The scene in Seattle is not what it seems at first glance. The market is only possible because, officially speaking, the stallholders and their customers are not potheads, but ”patients’’ certified under local laws to use medical marijuana. To enter, everyone must show their ”green card’’ authorisations and sign a declaration promising not to resell on the street. Officially, the market is not a market, but a “meeting point” for licensed marijuana growing collectives, and an “access point” for the patients to get their “medicine” in return for a “donation”. A heavily air-conditioned room is available for patients to “medicate” themselves for conditions that range from terminal cancer to a mildly arthritic neck.

That may all change after November 6 – general election day – when voters in Washington state will decide not just on whether to give Barack Obama a second term, but also whether to legalise marijuana for recreational use. If the referendum – known as Initiative 502 – is passed by a simple majority, everyone over the age of 21 in the state would, in theory, be able to go to a government-run shop and buy up to 1oz of marijuana or equivalent in edible products without fear of being arrested or harassed.

The initiative is just one example of the momentum to legalise marijuana. This week, Andrew Cuomo, the governor of New York, suggested that young people caught with small amounts of marijuana should not be arrested, further decriminalising the drug.

Like Washington, Colorado will also vote in November on a similar motion to fully legalise, while a Rasmussen Reports poll last month found that 56 per cent of Americans now support legalising and taxing marijuana like alcohol. Early polls show similar support (55 per cent) for initiative 502 in Washington state. There is now a distinct possibility that, for the first time, a US state will vote to legalise.

Although there have been previous state-level initiatives to legalise pot – most recently in 2010 when California’s Proposition 19 which failed to win a majority – none has had the kind of establishment backing gathered by the Washington campaign, which is supported by former US attorneys, an FBI supervisor and several judges and public health specialists.

Initiative 502 is different because it has been designed to disarm critics, according to Alison Holcomb, the campaign director who is also a longtime criminal defence lawyer in the state. “We wanted to put a proposal in front of voters that addressed their concerns,” she said at the group’s modest offices in Seattle where the $5m autumn publicity campaign is being coordinated, “which on marijuana are fears over drug-driving and protecting kids.”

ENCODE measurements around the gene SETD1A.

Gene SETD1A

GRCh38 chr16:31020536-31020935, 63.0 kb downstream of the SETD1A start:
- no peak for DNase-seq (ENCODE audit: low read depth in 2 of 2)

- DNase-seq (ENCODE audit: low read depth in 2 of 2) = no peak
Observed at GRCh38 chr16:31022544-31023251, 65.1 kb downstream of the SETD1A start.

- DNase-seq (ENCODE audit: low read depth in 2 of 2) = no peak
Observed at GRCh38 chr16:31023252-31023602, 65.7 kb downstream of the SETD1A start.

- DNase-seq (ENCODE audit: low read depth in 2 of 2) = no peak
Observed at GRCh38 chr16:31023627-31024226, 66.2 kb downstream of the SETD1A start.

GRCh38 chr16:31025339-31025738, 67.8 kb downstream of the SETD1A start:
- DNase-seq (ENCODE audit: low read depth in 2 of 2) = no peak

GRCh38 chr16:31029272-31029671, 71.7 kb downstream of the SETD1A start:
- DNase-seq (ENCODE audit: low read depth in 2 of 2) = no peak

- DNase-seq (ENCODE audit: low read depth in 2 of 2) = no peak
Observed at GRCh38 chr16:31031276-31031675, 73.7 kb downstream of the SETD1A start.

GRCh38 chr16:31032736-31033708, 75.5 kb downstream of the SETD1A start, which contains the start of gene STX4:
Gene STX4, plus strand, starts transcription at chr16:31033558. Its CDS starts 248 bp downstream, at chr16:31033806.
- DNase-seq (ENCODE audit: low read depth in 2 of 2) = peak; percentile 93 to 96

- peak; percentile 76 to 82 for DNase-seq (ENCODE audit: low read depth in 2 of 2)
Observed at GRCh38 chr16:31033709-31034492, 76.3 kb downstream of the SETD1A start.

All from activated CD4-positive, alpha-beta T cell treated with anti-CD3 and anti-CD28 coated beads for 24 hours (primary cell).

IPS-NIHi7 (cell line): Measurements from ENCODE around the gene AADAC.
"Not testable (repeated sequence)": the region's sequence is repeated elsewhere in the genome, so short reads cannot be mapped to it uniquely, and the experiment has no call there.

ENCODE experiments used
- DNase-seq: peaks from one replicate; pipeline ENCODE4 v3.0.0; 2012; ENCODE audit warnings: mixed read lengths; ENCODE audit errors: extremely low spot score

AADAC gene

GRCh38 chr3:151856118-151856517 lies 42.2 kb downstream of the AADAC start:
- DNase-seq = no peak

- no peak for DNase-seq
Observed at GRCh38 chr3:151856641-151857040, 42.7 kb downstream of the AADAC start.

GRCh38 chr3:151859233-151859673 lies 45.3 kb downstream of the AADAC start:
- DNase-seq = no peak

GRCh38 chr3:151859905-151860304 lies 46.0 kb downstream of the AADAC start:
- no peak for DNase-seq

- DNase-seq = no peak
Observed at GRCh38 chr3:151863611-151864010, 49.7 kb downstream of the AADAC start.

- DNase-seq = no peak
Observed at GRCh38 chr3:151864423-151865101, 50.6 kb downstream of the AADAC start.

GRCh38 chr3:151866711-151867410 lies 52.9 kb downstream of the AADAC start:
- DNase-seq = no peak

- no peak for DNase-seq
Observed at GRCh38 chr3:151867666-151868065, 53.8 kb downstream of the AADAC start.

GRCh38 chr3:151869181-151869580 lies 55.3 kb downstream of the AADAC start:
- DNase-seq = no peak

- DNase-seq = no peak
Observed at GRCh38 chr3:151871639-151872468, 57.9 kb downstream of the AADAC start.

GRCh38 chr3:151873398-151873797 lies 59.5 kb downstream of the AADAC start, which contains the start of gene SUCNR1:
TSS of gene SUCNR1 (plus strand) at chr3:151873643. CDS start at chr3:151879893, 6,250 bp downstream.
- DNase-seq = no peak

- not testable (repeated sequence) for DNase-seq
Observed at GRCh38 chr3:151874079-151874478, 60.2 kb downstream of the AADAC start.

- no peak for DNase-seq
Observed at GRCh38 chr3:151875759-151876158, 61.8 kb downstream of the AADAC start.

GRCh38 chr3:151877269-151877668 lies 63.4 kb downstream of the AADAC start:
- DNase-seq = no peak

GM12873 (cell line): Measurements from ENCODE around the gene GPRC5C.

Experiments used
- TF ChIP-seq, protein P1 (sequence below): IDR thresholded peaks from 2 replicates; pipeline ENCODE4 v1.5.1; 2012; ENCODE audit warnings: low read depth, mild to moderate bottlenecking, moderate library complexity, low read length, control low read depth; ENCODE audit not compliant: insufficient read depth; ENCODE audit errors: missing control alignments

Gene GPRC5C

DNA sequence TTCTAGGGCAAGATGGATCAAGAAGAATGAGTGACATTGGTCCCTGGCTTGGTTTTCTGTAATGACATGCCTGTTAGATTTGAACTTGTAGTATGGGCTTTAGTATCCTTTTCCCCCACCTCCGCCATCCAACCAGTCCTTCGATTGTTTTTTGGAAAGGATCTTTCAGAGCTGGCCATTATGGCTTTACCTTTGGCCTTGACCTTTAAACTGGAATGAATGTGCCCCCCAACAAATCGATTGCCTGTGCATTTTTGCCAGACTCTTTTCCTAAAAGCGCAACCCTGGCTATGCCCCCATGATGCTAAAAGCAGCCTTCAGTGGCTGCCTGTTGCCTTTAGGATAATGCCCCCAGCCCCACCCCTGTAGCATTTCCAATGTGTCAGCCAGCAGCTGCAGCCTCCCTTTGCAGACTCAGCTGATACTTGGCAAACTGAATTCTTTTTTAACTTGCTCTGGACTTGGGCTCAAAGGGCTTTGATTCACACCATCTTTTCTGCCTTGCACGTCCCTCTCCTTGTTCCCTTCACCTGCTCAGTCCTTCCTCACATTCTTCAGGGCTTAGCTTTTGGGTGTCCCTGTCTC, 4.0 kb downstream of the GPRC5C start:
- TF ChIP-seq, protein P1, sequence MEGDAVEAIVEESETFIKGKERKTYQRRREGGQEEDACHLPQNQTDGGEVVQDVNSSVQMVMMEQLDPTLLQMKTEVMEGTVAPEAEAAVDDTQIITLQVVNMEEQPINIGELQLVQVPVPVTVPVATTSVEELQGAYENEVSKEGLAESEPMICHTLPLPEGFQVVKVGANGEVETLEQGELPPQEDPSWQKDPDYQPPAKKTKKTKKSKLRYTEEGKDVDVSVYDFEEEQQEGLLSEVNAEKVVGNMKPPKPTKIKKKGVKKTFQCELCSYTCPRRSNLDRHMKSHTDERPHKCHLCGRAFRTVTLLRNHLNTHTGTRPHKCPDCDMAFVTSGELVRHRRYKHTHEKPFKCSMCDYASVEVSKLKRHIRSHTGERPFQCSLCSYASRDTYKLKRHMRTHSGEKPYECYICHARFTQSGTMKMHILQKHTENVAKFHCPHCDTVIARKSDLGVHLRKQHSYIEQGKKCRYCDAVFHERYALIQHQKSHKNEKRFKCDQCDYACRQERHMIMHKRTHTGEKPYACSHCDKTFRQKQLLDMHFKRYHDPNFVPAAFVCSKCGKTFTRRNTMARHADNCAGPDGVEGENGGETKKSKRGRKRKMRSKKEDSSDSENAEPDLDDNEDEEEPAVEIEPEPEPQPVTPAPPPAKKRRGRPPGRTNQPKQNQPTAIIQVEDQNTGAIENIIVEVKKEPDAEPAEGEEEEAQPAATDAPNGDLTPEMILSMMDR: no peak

To allay concerns, the bill bans marijuana shop-window displays or advertising and insists all marijuana will be produced in-state, under government licence, with growers, refiners and retailers all taxed at 25 per cent. There will also be a strict provision outlawing ”drug-driving’’ just like drink-driving.

There remains, however, one major problem: even if 502 passes, marijuana will still be an illegal drug under federal law. A yes vote in Washington state or Arizona will therefore create a showdown between state and federal governments.

John McKay, a former US attorney for Washington state who is backing the initiative, says the showdown is reminiscent of the state-level rebellion that led to the end of Prohibition. “I think the states are going to have to rebel again before the federal government changes its policy,” he said. “States are going to have to say that the policy on marijuana – which creates a black market where only the bad guys profit and criminalises millions of ordinary people – has failed.”

Support for marijuana legalisation comes from different directions. For some, the arguments are economic – Washington state’s government audit office estimates legalisation will generate some $516m a year in much-needed tax revenues. For others, legalising is the only practical response to the failure of the US’s 40-year, $1 trillion “war on drugs” to stop the flow of narcotics. Decriminalising pot, they say, would relieve pressure on overpopulated prisons and free the hands of police who make more than 850,000 marijuana-related arrests every year – that’s one every 37 seconds.

For a fourth group marijuana is genuinely medicinal, like the New York supreme court judge who wrote movingly this month in the New York Times about how, after taking cocktails of pharmaceutical drugs, marijuana was the only drug that gave him an appetite when fighting the nausea brought on by his chemotherapy and allowed him to sleep peacefully.

Ironically, one place support for 502 will not be forthcoming is among the stallholders at that Seattle cannabis farmers’ market, who fear the strict rules would eat into their profits (donations), make their ”medicine’’ too expensive and precipitate a wave of drug-driving convictions. “We don’t want it,” says Dedrick, whose cinnamon buns are flying off the table like the hot cakes they are. “If they license growing, it will drive it away from those who put love into our medicine.”